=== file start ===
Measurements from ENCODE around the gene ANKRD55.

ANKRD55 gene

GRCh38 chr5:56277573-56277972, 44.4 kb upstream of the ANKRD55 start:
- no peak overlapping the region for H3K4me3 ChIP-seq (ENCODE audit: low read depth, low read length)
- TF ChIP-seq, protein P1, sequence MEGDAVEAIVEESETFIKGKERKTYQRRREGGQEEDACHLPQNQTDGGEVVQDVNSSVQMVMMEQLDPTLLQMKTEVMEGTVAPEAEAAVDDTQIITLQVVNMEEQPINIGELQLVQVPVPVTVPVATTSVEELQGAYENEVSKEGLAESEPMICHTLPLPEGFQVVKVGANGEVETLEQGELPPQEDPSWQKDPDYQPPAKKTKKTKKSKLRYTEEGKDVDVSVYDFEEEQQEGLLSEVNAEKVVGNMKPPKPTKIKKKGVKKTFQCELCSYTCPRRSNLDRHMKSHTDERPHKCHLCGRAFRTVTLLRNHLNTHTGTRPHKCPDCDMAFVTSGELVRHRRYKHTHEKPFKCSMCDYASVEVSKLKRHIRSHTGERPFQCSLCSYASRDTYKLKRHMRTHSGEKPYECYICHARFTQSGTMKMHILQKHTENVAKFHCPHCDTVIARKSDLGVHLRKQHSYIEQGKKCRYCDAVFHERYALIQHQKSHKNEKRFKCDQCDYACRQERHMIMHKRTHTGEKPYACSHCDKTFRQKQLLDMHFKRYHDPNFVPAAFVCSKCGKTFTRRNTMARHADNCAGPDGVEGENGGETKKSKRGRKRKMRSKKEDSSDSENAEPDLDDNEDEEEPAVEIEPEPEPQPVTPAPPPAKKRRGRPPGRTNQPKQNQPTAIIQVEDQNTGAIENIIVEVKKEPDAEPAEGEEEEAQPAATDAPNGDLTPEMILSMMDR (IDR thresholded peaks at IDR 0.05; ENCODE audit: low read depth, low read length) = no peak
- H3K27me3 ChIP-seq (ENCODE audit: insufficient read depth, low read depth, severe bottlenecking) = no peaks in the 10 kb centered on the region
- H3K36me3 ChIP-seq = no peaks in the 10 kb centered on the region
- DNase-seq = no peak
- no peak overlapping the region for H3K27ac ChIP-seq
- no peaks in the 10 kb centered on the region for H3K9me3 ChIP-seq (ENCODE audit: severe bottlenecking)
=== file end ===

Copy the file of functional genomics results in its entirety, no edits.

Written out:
Measurements from ENCODE around the gene ANKRD55.

ANKRD55 gene

GRCh38 chr5:56277573-56277972, 44.4 kb upstream of the ANKRD55 start:
- no peak overlapping the region for H3K4me3 ChIP-seq (ENCODE audit: low read depth, low read length)
- TF ChIP-seq, protein P1, sequence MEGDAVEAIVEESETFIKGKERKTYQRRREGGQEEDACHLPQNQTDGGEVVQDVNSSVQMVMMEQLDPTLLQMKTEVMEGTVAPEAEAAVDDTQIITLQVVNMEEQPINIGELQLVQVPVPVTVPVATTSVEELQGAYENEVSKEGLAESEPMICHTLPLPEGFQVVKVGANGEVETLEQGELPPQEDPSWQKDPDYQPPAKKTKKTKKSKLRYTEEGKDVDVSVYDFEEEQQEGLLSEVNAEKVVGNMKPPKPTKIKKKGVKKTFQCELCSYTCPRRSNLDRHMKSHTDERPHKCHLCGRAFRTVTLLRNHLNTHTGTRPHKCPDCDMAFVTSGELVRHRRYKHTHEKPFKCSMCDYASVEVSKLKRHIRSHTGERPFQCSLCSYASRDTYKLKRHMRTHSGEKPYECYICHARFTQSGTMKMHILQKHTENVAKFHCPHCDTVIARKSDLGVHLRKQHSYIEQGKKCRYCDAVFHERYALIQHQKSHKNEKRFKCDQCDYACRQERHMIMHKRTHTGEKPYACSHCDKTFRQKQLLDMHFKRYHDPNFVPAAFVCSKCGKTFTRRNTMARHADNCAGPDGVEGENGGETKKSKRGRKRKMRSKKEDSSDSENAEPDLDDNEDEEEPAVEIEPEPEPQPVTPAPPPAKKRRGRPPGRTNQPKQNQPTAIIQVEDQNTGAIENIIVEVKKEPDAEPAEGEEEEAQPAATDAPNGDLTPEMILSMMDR (IDR thresholded peaks at IDR 0.05; ENCODE audit: low read depth, low read length) = no peak
- H3K27me3 ChIP-seq (ENCODE audit: insufficient read depth, low read depth, severe bottlenecking) = no peaks in the 10 kb centered on the region
- H3K36me3 ChIP-seq = no peaks in the 10 kb centered on the region
- DNase-seq = no peak
- no peak overlapping the region for H3K27ac ChIP-seq
- no peaks in the 10 kb centered on the region for H3K9me3 ChIP-seq (ENCODE audit: severe bottlenecking)